Then she says something that sticks with me long after our conversation is over: “As a middle-class person, having a job is who you are.” YES! I think, and that’s why the question “What’s your name?” is usually immediately followed by the question: “So what do you do?” And not having a proper answer to that denies you of a piece of your identity in our society. This simple phrase kicks off so many thoughts in my head that I must force my focus back to the conversation. “So without a job”, she continues, “you feel really insecure. There are certain jobs that guarantee a fast way to come into this society and all my closer friends choose this path. But I know myself well enough, I know I am not the person who becomes a preschool teacher or a nurse or a dentist assistant. These are things I’ve already decided I don’t want.” I remember how a few months back, I seriously considered applying for a Bachelor at Gothenburg University to become a nurse which would get me a job as soon as I’d finished my studies. The main reason why I didn’t do it was, besides my general indecisiveness, the fact that I had been bored and therefore dropped out of Swedish class before the final exams which means I would have to go back to school to finish my Swedish education before applying for a Swedish program. Which I really don’t feel like doing at this point. So what Finn says next resonates with me: “My current goal is to find a sustainable way to do things I want to do and earn a bit more money to be more independent. Don’t think. Just do. If you overthink things, you just get stuck in a vicious circle.” There it is, I think. We all know the theory so well. We know what we must do to feel better and change our situation, and yet, life and we ourselves can make it so hard to put this knowledge into practice. She adds: “Observing what most other people do, the best thing seems to be to get you any random job, start working there, developing relationships with people, develop your base. And through these connections, you’ll eventually be able to move on to the next thing.”
"We’ll always be guests. We are like an extra flower on the bouquet but they don’t actually want to have a completely different perspective."
I ask her if none of the jobs she previously did helped her to get into the job market here. I know that she worked many different jobs in several countries, among others for a children's rights NGO in Taiwan. But she replies that these “soft jobs” here usually prioritize Swedes. In the cultural field, there certainly is interest in different perspectives. “They want you on board but once the project is over, you’re done.”, she says frustrated, “they don’t want you to become a regular. That is something many foreign artists like me struggle with: we never going to be a constant there. We’ll always be guests. We are like an extra flower on the bouquet but they don’t actually want to have a completely different perspective. The most important thing for them is: are you a team player, do all of us who work here like you, do we have similar concepts? Being excellent at what you’re doing or bringing in a different perspective is secondary." Delving further into work-related challenges, she points out what big role a different language and culture background play. “It’s such a big advantage to speak your own language in your own culture. It’s like the air you breathe, you don’t even realize that you have all these things.” Haydee (a native Spanish speaker who lived in England for almost a decade before moving to Sweden) and I nod in deep understanding. We went to the same Swedish course and know the linguistic and cultural struggles well. As Finn has been here much longer than we have, her Swedish is good enough to communicate in Swedish in most work situations. Yet, there is so much nuance she knows she misses out on. She tells us about situations when she thought a meeting was going really well and everybody was happy about the results, only to realize that the Swedish participants weren't happy about the outcome at all. "It feels like I can't read the codes properly, there is so much subtle unspoken subtext in professional discussions that I am not able to pick up." Equally challenging are conflict situations. Saying openly when you disagree or criticizing someone else is not really appropriate let alone appreciated. I myself know many Swedes who shake their heads about their own culture’s extreme conflict avoidance. This is something that appears to be positive at first glance because everyone is so calm and friendly and patient all the time. Until you realize that they aren’t, they simply won’t express how annoyed and fed up with you they are.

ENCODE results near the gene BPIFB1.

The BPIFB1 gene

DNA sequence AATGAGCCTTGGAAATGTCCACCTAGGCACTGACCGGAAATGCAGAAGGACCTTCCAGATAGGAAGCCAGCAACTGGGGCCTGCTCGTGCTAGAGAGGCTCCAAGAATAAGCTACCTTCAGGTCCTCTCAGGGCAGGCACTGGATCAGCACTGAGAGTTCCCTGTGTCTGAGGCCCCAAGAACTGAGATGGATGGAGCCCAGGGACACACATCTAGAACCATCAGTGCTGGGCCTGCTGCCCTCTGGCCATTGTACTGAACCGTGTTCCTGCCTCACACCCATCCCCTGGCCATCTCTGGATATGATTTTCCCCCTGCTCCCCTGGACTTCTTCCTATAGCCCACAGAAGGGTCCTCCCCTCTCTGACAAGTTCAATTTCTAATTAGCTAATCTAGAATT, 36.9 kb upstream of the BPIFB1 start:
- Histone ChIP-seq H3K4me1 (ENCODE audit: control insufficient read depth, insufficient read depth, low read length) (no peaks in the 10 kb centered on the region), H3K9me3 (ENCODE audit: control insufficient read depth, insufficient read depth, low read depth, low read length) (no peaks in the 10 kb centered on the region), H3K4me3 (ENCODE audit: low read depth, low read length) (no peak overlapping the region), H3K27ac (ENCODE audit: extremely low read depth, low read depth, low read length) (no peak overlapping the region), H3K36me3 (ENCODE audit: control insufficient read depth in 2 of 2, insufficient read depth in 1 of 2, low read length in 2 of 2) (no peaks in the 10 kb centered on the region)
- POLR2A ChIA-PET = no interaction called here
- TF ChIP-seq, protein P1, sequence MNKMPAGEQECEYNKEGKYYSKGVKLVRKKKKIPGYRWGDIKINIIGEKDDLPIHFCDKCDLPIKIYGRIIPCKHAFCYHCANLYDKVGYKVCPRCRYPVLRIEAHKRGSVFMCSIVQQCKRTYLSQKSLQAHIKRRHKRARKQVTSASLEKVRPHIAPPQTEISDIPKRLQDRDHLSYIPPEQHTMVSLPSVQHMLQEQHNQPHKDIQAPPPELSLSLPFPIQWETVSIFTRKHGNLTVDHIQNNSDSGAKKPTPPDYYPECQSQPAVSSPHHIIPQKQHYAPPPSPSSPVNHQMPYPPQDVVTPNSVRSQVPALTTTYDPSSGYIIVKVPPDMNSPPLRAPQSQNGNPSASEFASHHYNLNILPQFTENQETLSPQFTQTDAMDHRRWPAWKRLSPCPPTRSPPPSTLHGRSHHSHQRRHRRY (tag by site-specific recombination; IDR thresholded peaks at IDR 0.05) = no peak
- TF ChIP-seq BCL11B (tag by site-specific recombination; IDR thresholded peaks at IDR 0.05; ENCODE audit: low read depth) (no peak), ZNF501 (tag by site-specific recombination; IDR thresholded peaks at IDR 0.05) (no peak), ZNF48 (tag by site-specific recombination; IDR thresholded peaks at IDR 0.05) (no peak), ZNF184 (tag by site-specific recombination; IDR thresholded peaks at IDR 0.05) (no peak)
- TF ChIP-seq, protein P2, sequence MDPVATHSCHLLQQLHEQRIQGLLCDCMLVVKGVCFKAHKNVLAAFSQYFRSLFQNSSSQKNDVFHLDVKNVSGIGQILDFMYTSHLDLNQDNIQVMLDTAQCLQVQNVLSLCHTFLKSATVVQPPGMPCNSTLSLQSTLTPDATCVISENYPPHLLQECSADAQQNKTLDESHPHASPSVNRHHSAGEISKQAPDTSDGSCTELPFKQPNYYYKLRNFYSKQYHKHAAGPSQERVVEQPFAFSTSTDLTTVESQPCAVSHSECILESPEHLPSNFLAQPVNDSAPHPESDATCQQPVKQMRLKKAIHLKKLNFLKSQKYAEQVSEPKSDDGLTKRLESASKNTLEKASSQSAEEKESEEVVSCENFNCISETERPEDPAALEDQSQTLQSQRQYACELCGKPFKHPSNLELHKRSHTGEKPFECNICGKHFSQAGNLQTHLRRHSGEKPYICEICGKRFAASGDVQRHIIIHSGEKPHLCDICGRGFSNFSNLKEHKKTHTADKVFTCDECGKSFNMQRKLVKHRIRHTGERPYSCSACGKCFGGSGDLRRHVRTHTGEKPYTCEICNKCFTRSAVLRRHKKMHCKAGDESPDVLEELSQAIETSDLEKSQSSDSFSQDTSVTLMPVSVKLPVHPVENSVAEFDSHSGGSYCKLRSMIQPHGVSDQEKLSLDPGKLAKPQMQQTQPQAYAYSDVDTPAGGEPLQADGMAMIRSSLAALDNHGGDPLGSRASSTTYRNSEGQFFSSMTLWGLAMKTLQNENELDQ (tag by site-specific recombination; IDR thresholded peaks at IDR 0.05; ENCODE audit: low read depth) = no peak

After this, there is a long pause. We sip on our now lukewarm coffee and each of us thinks their own gloomy thoughts. I know that these conversations are a slippery slope. They can make you feel very understood and supported by people who face similar challenges as you are. But they can also be overwhelming in their negativity so that everyone ends up going home depressed, thinking ‘What on earth have I gotten myself into? My life is awful!’.
"Even though we know better, we still want to prove our value the same way a man does, having a job and all the tangible, visible values."